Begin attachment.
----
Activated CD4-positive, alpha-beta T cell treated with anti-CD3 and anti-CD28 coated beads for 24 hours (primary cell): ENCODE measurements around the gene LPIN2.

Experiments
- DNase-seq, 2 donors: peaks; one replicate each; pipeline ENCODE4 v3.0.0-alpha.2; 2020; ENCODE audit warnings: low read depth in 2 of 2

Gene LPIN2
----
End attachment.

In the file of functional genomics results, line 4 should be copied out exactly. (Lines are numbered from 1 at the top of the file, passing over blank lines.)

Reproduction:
Gene LPIN2